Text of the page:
Staser steers Toy Run to success

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Around 1,500 motorcyclists expected to ride for others on Dec. 8

Stacy Drake Nevada City Advocate  


At noon on Saturday, Dec. 8, approximately 1,500 plus motorcycles from California, Nevada and Oregon will start their engines for the 27th Annual Nevada County Food and Toy Run. 


The riders are staged at the Rood Center in Nevada City, proceeding down Broad Street to Sacramento/Zion Streets onto Grass Valley Highway, through the round-a-bout onto Main Street, up Mill Street to the Fairgrounds in Grass Valley, with an estimated 10,000-13,000 people cheering them on along the way. When they arrive at the Fairgrounds, the riders are met by hundreds of local area families in need of food and toys for the holiday season. 


The event is organized and coordinated with the Nevada City and Grass Valley Police and Fire Departments, the Nevada County Sherriff’s office and the California Highway Patrol by Thom Staser of Nevada City, who has been organizing the event since its inception in 1991. 


“A buddy asked me 27 years ago if I was going to the Sacramento Toy Run again that year, and I said, ‘no, I think we can do that here in Nevada County.’ ’’ 


“My buddy agreed. So that first year, we had six weeks to prepare and we managed to round up 90 bikes,” Staser said. “Within a couple years we were up to 800 bikes. 


“The Nevada County Food and Toy Run is now one of the most popular toy runs in the state and bikes come from all over to participate,” he added. What makes this event so appealing? “We have the reputation as being the safest Toy Run, in part, because we have the full support of local law enforcement and they are present every step of the way to be sure the motorcycles stay in tight formation and control traffic, which is key to rider safety.


“Any excess food and toys are given to the Nevada County Sheriff’s Volunteer Department headed by retired Cpl. Walt Jones. They go into the North San Juan Ridge area and the little town of Washington to hand out food and toys to needy families. We keep it all in Nevada County,” Staser said.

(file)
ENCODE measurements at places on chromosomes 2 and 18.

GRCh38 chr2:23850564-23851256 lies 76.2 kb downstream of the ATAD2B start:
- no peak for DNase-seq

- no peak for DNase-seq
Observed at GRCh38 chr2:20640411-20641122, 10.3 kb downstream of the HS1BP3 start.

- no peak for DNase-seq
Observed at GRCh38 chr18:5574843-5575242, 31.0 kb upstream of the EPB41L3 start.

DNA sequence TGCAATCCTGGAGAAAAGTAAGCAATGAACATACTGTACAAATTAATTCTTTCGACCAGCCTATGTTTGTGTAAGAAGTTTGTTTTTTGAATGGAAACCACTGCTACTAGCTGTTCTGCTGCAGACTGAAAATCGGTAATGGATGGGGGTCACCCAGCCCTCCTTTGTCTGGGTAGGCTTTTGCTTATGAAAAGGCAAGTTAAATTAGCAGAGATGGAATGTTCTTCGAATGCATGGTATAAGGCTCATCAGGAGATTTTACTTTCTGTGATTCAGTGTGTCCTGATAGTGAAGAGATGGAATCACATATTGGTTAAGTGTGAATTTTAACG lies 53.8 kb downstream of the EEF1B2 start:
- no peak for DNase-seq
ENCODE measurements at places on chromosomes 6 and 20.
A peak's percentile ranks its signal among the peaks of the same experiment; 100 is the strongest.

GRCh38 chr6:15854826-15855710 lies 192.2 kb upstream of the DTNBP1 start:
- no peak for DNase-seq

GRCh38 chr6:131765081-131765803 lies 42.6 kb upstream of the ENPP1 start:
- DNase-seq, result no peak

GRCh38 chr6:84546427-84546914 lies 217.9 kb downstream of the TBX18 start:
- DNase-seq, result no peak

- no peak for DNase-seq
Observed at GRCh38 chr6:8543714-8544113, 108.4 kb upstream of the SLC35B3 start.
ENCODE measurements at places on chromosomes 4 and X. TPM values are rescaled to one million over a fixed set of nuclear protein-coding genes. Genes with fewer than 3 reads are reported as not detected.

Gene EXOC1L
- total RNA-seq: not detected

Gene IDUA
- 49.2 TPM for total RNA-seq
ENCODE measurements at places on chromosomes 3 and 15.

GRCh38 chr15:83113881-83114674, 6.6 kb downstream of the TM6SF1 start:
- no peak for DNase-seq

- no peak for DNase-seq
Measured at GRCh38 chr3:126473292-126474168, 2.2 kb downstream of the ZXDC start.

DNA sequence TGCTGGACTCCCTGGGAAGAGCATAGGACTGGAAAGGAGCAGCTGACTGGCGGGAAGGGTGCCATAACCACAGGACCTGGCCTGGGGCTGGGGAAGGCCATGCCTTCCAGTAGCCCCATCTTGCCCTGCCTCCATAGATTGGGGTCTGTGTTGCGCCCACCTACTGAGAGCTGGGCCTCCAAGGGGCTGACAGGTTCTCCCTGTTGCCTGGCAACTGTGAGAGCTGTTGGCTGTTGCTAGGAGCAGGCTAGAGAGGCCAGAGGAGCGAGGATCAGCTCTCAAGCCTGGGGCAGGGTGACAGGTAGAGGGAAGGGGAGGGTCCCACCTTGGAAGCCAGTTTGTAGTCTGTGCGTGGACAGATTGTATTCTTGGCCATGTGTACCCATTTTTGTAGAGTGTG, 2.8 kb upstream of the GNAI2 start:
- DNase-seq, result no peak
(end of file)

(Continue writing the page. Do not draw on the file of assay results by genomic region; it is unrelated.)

Staser works with Head Start, Big Brothers/ Big Sisters, the Nevada County Department of Social Services; they coordinate with families that need community support that year. 


“Because substance abuse can be an issue with many of the families in some form or another, there is never any alcohol or marijuana or other drugs allowed at the Rood Center or the Fairgrounds,” he said. “We need to respect the families and children who are in this situation. Plus, it’s a motorcycle event; there’s no room for that if you’re riding a motorcycle with 1,500 other bikes and riders for obvious safety reasons.” 


In 2011, the Nevada County Food and Toy Run was recognized by the United States Congress and the state of California for 20 years of on-going service to families in the communities of Nevada City and Grass Valley and to Nevada County at large by way of a 4th Senatorial District Proclamation signed by state Senator Doug LaMalfa and a Certificate of Special Congressional Recognition signed by Congressman Tom McClintock.


“We don’t charge to participate in this event,” Staser said. “Through years of polling participants, we understand that the average amount of money riders personally spend on food and toys is over $200 per person. Many tell me they spend that much because they just love shopping for the families and some of them have been recipients of this type of anonymous generosity in the past and they want to give back. This event is so successful because, in the end, people aren’t just opening their pocketbooks, they are opening their hearts in a big way and I won’t charge for that.”


Raising money to produce the event is a year-long job for Staser, who drums up $250 donations from sponsors, designs the annual T-shirt and ride pin, which are for sale in advance or at the staging area at the Rood Center. Post-ride festivities at the Fairgrounds include food vendors, music and raffles. Many community members and law enforcement officials volunteer their time to accept the toys and food and manage the distribution to the hundreds of families in attendance. 


“When I’m at the Fairgrounds, I spend my time mingling with the people and taking in the whole scope of what we have accomplished. At that point I’m finished, but the next day I start tallying the receipts, the day after that I start paying bills and the day after that … I start on the next year’s event.” 


For more information about the Nevada County Food and Toy Run, visit toyrun.org or email at thom@toyrun.org. Donations of toys and non-perishable foods and frozen turkeys and canned hams can be made at the Fairgrounds on Dec. 8. Park in the front of the Fairgrounds, not where the bikes are in lot 4. Cash donations can be made year-round at the toyrun.org.


About the photos: 

Thom Staser, the organizer and producer of the Nevada County Food and Toy Run, in this year’s commemorative t-shirt

Photo by Stacy Drake


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A rider’s perspective heading down Broad Street in Nevada City in 2017.

Photo by Stacy Drake